North Korea’s coming power struggle and the Mid-East nuclear race

The sudden death of Kim Jong II, of a heart attack aged 69, Monday, Dec. 19 – even though his youngest son Kim Jong-un was hailed as successor – confronts the world for the first time since the Cold War with a leaderless nuclear power about which it knows almost nothing. Though anointed as heir, his youngest son Kim Jong-un, believed to be 26, is more than likely to be challenged for his claim to power. At present, therefore, no one knows who controls North Korea's nuclear arsenal – any more than the identity of the country's next ruler after the dust settles.
Meanwhile there are pressing questions: Will Kim Jong II's successor follow through on his consent this week to suspend Pyongyang's enriched-uranium nuclear weapons program for 240,000 tonnes food aid from Washington? How will the 1.2 million strong standing army of the North respond to the first actions of South Korea, Japan and US forces in the Far East in placing their armies on alert?
There has been no sign of motion from this huge army apart from test-firing a short-range missile Monday morning from the east coast.

This is almost certainly the calm before the storm. A year ago, Kim Jong Il began grooming his son for the leadership, the third of their dynasty, by appointing him Vice Chairman of the Central Military Commission of the Workers Party of Korea and conferring on him the rank of four-star general.
Still, he is as shorter on military experience than he is in politics. After the dead leader's funeral on Dec. 28, the army, or parts therefore, will have to decide whether to continue supporting the Kim family's rule in Pyongyang after 60 years or replace it with a different kind of leadership.
The prospect of uncertainty and change there sends shudders down many political spines in Washington, Tokyo and Seoul, as well as in Beijing and Moscow. In recent months, world powers were deeply immersed in the war threats hanging over the Middle East, Syrian bloodshed and Iran's nuclear weapons momentum. Monday, they woke up to a completely unforeseen scenario, an unstable Far East state armed with a nuclear bomb which could take the region in any of five directions:

1. Elements of the North Korean army or its security services could go head to head for a power grab in Pyongyang, potentially sparking civil strife in this enigmatic nation of 24 million.
2.  To keep any such violence from spilling across its borders, China may send troops into North Korea bringing similar action from Seoul, possibly with US backing.. China has a large North Korean expatriate minority which respects Pyongyang rather than Beijing and is therefore a source of unrest.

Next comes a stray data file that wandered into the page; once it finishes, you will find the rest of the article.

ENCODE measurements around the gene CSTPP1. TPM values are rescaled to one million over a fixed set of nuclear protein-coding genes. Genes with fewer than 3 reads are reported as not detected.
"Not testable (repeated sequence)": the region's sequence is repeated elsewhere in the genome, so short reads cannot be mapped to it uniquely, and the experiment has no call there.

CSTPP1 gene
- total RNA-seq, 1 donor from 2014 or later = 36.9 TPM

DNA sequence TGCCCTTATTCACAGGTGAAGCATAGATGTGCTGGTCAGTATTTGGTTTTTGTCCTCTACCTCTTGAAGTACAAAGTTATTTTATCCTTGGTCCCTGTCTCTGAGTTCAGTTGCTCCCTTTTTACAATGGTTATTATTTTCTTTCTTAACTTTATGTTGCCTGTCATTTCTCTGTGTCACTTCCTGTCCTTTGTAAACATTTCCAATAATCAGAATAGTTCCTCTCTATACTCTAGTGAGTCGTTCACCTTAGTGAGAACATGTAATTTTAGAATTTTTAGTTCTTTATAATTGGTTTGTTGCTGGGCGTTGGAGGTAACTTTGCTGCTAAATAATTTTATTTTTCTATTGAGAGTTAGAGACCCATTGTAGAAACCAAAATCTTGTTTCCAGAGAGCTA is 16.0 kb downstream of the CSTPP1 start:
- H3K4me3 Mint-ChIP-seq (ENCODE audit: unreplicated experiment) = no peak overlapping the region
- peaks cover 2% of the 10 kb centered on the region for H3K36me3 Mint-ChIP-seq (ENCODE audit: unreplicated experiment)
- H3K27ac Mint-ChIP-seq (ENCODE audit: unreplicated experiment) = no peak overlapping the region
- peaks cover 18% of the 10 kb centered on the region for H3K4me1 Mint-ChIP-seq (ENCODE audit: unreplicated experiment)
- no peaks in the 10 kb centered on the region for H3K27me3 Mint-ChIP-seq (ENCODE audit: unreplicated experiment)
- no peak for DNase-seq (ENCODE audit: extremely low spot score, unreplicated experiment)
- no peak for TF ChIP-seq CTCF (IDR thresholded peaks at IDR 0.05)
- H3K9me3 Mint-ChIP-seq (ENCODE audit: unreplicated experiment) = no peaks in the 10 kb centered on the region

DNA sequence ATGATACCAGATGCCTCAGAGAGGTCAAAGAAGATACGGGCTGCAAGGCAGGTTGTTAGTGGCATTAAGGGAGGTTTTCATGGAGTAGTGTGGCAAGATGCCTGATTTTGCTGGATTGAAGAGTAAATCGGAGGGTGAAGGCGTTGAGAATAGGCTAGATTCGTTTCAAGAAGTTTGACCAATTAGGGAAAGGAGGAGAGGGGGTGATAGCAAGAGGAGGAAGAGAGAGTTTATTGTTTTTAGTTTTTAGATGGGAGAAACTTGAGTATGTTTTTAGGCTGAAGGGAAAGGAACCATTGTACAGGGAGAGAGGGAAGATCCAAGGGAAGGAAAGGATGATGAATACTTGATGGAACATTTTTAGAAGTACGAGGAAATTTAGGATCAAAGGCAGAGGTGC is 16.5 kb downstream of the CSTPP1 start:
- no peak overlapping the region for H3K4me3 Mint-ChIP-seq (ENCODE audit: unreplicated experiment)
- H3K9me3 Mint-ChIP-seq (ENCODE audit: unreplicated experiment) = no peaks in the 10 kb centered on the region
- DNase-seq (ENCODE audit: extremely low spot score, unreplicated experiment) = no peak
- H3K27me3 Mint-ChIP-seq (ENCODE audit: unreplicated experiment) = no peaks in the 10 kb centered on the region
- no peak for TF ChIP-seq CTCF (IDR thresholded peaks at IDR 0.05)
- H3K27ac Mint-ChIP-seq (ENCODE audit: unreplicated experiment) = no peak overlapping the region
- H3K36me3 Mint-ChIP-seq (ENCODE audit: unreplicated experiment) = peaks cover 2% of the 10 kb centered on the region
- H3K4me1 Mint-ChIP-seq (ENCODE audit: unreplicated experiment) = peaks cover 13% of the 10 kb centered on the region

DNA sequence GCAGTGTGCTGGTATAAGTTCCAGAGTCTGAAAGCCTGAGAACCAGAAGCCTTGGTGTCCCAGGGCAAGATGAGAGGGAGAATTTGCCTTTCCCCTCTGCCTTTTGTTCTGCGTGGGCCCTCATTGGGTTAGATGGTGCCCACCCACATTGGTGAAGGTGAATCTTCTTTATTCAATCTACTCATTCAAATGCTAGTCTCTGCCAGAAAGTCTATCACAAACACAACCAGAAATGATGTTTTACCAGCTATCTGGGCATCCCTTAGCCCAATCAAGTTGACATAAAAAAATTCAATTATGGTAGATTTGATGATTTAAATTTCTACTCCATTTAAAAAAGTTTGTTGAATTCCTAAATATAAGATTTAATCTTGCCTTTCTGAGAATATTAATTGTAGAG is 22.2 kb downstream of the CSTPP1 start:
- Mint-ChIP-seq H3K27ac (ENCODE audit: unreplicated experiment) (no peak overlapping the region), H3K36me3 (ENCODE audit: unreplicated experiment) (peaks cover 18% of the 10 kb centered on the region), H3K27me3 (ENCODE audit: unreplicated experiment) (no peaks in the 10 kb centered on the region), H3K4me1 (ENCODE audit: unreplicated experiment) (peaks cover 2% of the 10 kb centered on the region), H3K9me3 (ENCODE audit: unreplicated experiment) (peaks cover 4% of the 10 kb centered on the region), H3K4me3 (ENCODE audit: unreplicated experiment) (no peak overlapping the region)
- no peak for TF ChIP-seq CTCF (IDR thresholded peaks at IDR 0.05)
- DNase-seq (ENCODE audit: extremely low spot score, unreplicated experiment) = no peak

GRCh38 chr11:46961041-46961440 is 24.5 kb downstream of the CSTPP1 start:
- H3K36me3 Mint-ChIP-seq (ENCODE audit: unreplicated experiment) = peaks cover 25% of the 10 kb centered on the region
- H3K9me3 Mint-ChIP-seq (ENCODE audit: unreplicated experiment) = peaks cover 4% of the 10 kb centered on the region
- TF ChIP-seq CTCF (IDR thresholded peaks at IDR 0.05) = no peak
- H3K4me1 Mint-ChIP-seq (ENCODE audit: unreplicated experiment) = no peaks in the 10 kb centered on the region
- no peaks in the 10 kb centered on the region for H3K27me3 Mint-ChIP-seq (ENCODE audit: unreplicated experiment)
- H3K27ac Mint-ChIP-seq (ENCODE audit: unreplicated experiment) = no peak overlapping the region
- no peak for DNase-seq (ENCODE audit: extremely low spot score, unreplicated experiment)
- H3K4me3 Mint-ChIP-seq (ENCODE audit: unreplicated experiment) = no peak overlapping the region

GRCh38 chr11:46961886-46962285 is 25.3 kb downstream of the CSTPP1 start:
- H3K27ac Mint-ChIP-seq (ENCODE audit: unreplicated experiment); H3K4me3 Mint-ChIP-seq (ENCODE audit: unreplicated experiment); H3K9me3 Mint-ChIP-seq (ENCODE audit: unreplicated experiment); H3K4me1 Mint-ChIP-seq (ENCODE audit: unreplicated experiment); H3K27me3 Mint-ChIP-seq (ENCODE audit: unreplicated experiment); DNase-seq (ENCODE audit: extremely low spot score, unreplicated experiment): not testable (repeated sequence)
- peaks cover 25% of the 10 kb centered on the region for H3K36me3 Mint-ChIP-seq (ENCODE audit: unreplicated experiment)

Of the US troops stationed for 58 years on the armistice lines between South and North, about 28,500 remain and could be involved in a conflict with the potential of exploding into another Korean War. The first war in the 1950s cost several armies more than a million lives.
3.  The big difference between then and now is that today North Korea has nuclear arms and there is no knowing at what point someone in Pyongyang may decide to use them.
4.  A recent Pentagon situation paper estimates that if the Korean Peninsula descended into domestic anarchy and civil strife, the United States would be called on to raise an army of intervention numbering 400,000 soldiers, 100,000 more than the size of US forces fighting in Iraq and Afghanistan at the peak of those conflicts.
5. North Korea maintains thriving nuclear, military and technological relations with Iran and Syria. Hundreds of technicians and engineers, including nuclear and missile experts, have worked for years on their nuclear and missile programs.

Western and Israel intelligence services have never been sure how deeply China is involved in North Korea's nuclear and military assistance to Iran and Syria.  Is it just passive? or does Beijing use Pyongyang as a channel for pumping nuclear technology to Tehran and Damascus?

Some Western agencies have recently come to believe that China has a bigger stake in those Middle East countries than realized and much of the military technology transferred by North Korea to Iran is actually of Chinese origin.
A power struggle in Pyongyang, which could be drawn out for as long as a couple of years, could go in many unpredictable directions including stepped-up contribution to the Middle East nuclear race.

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